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accomplished without an increase in the cost of paper. The JCP is also making available a new 100 percent recycled, 50 percent post consumer waste content paper for use in copy machines and duplicators. This new paper is expected to cost less than the virgin fiber paper now widely utilized by Federal agencies.
During FY-93, GPO continued using newsprint with 100 percent post-consumer fiber content. This newsprint is used to print the Congressional Record and the Federal Register. This paper has posed no production problems and provides a 4.6 percent savings over the previous virgin newsprint used. The Joint Committee recently directed GPO to exercise the second and final contract extension that will provide newsprint for calendar year 1994 without any increase in price.
Working closely with the Department of State and the Government Printing Office, JCP has successfully initiated a 5-year contract for a new passport paper. This new passport paper contains several new and unique devices to provide a much higher level of security for America's passports. The contract was competitively bid with significant competition and as a result a very competitive price was obtained. The State Department plans to issue a new passport format using this security paper beginning in early 1994.
Comparison between the Joint Committee's Budget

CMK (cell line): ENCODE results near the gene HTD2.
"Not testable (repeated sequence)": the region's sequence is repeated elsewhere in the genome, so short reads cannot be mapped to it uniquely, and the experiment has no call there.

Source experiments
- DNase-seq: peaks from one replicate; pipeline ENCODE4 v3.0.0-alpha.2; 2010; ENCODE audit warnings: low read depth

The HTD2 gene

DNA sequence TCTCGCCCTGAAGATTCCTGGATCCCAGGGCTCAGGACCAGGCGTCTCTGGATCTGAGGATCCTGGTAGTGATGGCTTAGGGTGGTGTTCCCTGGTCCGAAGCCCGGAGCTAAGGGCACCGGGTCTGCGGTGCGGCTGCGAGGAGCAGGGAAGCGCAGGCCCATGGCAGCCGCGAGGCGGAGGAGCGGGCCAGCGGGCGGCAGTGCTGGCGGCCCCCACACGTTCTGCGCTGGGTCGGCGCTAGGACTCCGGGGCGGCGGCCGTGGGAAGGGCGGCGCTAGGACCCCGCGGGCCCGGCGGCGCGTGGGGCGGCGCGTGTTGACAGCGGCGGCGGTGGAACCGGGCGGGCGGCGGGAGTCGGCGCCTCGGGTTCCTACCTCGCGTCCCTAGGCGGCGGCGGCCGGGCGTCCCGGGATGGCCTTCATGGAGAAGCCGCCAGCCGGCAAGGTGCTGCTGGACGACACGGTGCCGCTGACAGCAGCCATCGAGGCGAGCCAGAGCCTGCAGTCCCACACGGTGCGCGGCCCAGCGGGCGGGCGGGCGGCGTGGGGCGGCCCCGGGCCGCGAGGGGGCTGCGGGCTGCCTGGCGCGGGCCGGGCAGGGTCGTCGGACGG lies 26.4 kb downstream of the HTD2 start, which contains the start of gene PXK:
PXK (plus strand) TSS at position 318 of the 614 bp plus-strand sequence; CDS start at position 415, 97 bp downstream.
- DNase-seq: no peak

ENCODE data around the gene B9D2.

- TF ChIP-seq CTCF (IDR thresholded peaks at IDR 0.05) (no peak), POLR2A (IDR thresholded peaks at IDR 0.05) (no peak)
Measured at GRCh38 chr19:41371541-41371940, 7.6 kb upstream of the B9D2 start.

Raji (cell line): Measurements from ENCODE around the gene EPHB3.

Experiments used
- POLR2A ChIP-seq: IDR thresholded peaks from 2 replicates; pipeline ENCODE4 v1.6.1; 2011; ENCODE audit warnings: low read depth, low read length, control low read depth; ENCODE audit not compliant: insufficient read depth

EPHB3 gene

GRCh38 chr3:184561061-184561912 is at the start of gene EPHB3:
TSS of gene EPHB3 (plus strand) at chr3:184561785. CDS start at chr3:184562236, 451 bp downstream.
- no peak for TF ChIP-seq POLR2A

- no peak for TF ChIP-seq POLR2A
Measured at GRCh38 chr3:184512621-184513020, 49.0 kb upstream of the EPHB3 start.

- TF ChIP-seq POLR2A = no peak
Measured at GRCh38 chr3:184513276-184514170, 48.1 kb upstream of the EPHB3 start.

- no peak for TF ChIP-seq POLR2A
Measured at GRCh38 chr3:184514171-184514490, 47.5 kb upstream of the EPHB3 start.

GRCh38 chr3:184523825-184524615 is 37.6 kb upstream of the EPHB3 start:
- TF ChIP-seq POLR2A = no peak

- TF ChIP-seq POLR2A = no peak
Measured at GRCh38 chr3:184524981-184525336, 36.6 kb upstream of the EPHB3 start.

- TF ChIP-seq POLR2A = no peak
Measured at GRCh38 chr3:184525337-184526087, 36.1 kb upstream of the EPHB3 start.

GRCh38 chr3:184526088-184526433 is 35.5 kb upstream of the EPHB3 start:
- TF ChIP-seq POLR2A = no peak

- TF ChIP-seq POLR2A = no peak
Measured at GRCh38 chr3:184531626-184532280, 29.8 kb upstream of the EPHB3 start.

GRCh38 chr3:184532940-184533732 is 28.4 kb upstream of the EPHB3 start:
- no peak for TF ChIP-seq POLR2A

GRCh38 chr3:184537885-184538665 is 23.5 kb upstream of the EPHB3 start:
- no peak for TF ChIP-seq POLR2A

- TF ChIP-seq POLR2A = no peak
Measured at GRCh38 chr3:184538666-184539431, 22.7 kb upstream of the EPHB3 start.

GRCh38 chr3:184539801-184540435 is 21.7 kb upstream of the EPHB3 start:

The Joint Committee on Printing's Fiscal Year 1995 budget request of $1,380,000 is a $36,000 (2.7%) increase over FY 1994, but $11,000 less than the FY 1993 appropriation. The projected increase is comprised of the anticipated 2.6% COLA to be granted in January 1995, with a subsequent $30,000 rise in personnel compensation and agency benefits. The remaining $6,000 of this increase is requested for administrative expenses. The Joint Committee internally reduced this category by $12,000 in FY 1994 in order to partially compensate for a shortfall it has experienced in its agency contributions for the past two years.
The Joint Committee on Printing is proud of the actions it has taken during the past year in its efforts to monitor the printing and publishing activities of the Federal Government and to ensure that the public retains its right of access to the information it has created. The Congress will continue to debate during 1994, what if any jurisdictional changes should be made to the Government's printing policies, the role of the Government Printing Office and the existence of this Committee, but until these legislative decisions are made, this Committee and its staff will continue to discharge its responsibilities in a vigorous way. With these thoughts in mind, I respectfully request your favorable consideration of the Joint Committee's budget submission for Fiscal Year 1995.
Wendell H. Ford
Joint Committee on Printing
Joint Committee on Printing